“We’re going to get another smack,” he said.

Williams said the Campaspe River would reach a major flood level, even under the most conservative forecast. He said the flooding could begin from Tuesday or Wednesday, but the wet weather could last for eight to 12 weeks.

“If we get a third or fourth smack it’s going to break a lot of people,” he said.

In Kerang, authorities door-knocked parts of the town, telling residents to evacuate immediately, after a section of the town’s flood levee was breached on Saturday morning.

The floodwater level rose to the top of the Patchell Bridge in Kerang on Saturday morning.Credit:Eddie Jim

An emergency warning for the north-west Victorian town, about 250 kilometres from Melbourne, was upgraded to “evacuate now” on Saturday afternoon.

Tim Wiebusch, head of Victoria’s State Emergency Service,said police and SES crews had door-knocked 20 properties and the local caravan park, telling residents to evacuate.

Kerang real estate agent Nathan Hipworth said he was surprised at how quickly the Loddon River rose on Friday night.

“I thought, ‘Well, that’s rising faster than what I thought it would.’”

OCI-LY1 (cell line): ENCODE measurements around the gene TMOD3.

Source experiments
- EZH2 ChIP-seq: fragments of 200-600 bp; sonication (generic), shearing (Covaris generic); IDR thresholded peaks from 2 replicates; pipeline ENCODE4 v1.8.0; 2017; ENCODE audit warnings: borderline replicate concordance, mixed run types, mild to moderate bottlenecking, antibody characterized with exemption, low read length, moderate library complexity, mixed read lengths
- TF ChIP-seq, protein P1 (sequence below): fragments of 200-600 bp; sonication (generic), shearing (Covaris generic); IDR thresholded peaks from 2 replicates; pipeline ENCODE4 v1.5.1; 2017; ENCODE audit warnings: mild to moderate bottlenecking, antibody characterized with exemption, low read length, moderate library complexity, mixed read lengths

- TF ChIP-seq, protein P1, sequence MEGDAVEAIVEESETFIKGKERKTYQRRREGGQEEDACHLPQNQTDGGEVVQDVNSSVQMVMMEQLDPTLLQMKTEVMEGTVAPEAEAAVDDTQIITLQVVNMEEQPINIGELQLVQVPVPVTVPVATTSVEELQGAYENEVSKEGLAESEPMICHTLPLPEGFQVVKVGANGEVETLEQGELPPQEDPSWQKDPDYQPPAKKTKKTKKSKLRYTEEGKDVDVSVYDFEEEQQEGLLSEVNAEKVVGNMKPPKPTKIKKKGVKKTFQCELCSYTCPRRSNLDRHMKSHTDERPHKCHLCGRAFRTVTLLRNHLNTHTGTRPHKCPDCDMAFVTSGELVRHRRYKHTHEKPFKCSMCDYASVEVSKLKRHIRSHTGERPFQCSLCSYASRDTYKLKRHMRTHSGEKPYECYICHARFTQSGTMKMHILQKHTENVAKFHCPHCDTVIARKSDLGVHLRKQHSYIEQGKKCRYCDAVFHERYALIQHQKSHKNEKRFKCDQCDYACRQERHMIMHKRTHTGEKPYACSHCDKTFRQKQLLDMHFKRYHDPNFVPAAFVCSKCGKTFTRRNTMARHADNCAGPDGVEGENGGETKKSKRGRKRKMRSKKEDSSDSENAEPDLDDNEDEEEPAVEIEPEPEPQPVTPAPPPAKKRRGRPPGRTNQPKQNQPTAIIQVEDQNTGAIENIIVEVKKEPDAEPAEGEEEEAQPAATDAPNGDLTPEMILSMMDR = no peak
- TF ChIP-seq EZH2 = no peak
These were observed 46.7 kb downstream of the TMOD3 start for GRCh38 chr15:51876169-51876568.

But Hipworth said locals remained pretty confident that Kerang’s levee of earth and sandbags would hold up.

“Our levee banks have been here for 50 years or so, they are pretty good,” he said. “The township itself inside the levee bank system should be fine, but the houses on the Swan Hill side of Kerang are probably under threat.”

He said locals were more concerned about what would happen over the next couple of months if the rain continued.

An aerial picview of the Murray Valley Highway, a few kilometres outside Kerang.Credit:Eddie Jim

“Our system is quite a quick-filling system, so it doesn’t take too much rain and now it’s really saturated.”

In 2010, he said, there was a small flood about this time of year, followed by a one-in-100 year flood in January, after a rainy summer.

Hipworth said Kerang was not yet cut off and locals could still get out of town.

“I think some of the information around that has frustrated people because it’s been a little bit inaccurate. You can still get out of Kerang now, but the roads are starting to flood over,” he said on Saturday afternoon.

Kerang local Dennis Greenwood said spirits in Kerang were high, with locals creating 8000 sandbags within four hours at a working bee on Saturday morning.

“It’s going to take a big flood to flood us out,” he said.

Bureau of Meteorology forecaster Michael Efron said wet weather could return to Melbourne and Geelong on Sunday, after fierce thunderstorms delivered flash flooding on Friday night. The SES received about 140 requests for help across the state’s south-west from Geelong to Hamilton.

Within a 500-kilometre radius of Melbourne, 78,938 lightning strikes were detected on Friday, according to Weatherzone. Almost 3.5 million lightning strikes have hit Australia in the last three days as a storm front moved east from central Australia.

The Yarra River near Heidelberg and Abbotsford in Melbourne’s inner north-east is also expected to experience minor flooding.

“Monday is looking like a pretty wet day,” Efron said.